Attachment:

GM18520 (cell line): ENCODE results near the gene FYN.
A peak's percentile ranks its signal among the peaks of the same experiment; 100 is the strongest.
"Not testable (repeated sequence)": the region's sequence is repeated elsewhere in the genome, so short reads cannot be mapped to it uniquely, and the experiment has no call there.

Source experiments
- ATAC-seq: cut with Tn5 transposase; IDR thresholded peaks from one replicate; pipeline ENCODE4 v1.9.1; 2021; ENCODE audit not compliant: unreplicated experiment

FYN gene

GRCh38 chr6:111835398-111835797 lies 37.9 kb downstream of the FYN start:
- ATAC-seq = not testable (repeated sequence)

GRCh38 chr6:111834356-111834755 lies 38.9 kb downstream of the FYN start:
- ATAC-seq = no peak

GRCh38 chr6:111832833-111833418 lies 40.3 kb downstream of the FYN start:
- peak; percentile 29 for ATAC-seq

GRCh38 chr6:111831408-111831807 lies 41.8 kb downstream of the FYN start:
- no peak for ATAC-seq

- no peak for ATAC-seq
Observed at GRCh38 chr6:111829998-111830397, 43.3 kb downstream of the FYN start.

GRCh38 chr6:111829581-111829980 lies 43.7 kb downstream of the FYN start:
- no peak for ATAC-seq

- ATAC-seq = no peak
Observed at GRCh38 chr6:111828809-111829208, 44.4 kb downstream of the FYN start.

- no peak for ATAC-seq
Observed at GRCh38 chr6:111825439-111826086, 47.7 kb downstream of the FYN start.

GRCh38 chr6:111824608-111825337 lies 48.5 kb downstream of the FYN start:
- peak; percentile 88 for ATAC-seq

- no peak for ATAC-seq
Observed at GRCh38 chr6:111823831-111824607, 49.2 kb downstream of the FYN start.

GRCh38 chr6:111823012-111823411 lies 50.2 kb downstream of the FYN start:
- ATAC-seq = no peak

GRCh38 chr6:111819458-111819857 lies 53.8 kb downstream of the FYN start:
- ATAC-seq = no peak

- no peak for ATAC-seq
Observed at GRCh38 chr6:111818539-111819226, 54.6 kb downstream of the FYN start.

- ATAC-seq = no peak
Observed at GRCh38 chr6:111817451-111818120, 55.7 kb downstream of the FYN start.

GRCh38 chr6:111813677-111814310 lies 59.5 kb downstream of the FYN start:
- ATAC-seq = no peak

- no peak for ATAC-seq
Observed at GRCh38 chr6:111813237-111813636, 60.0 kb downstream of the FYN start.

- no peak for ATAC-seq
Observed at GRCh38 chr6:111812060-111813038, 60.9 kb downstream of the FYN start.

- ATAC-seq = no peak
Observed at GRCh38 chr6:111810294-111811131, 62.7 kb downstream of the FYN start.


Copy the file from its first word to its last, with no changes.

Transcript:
GM18520 (cell line): ENCODE results near the gene FYN.
A peak's percentile ranks its signal among the peaks of the same experiment; 100 is the strongest.
"Not testable (repeated sequence)": the region's sequence is repeated elsewhere in the genome, so short reads cannot be mapped to it uniquely, and the experiment has no call there.

Source experiments
- ATAC-seq: cut with Tn5 transposase; IDR thresholded peaks from one replicate; pipeline ENCODE4 v1.9.1; 2021; ENCODE audit not compliant: unreplicated experiment

FYN gene

GRCh38 chr6:111835398-111835797 lies 37.9 kb downstream of the FYN start:
- ATAC-seq = not testable (repeated sequence)

GRCh38 chr6:111834356-111834755 lies 38.9 kb downstream of the FYN start:
- ATAC-seq = no peak

GRCh38 chr6:111832833-111833418 lies 40.3 kb downstream of the FYN start:
- peak; percentile 29 for ATAC-seq

GRCh38 chr6:111831408-111831807 lies 41.8 kb downstream of the FYN start:
- no peak for ATAC-seq

- no peak for ATAC-seq
Observed at GRCh38 chr6:111829998-111830397, 43.3 kb downstream of the FYN start.

GRCh38 chr6:111829581-111829980 lies 43.7 kb downstream of the FYN start:
- no peak for ATAC-seq

- ATAC-seq = no peak
Observed at GRCh38 chr6:111828809-111829208, 44.4 kb downstream of the FYN start.

- no peak for ATAC-seq
Observed at GRCh38 chr6:111825439-111826086, 47.7 kb downstream of the FYN start.

GRCh38 chr6:111824608-111825337 lies 48.5 kb downstream of the FYN start:
- peak; percentile 88 for ATAC-seq

- no peak for ATAC-seq
Observed at GRCh38 chr6:111823831-111824607, 49.2 kb downstream of the FYN start.

GRCh38 chr6:111823012-111823411 lies 50.2 kb downstream of the FYN start:
- ATAC-seq = no peak

GRCh38 chr6:111819458-111819857 lies 53.8 kb downstream of the FYN start:
- ATAC-seq = no peak

- no peak for ATAC-seq
Observed at GRCh38 chr6:111818539-111819226, 54.6 kb downstream of the FYN start.

- ATAC-seq = no peak
Observed at GRCh38 chr6:111817451-111818120, 55.7 kb downstream of the FYN start.

GRCh38 chr6:111813677-111814310 lies 59.5 kb downstream of the FYN start:
- ATAC-seq = no peak

- no peak for ATAC-seq
Observed at GRCh38 chr6:111813237-111813636, 60.0 kb downstream of the FYN start.

- no peak for ATAC-seq
Observed at GRCh38 chr6:111812060-111813038, 60.9 kb downstream of the FYN start.

- ATAC-seq = no peak
Observed at GRCh38 chr6:111810294-111811131, 62.7 kb downstream of the FYN start.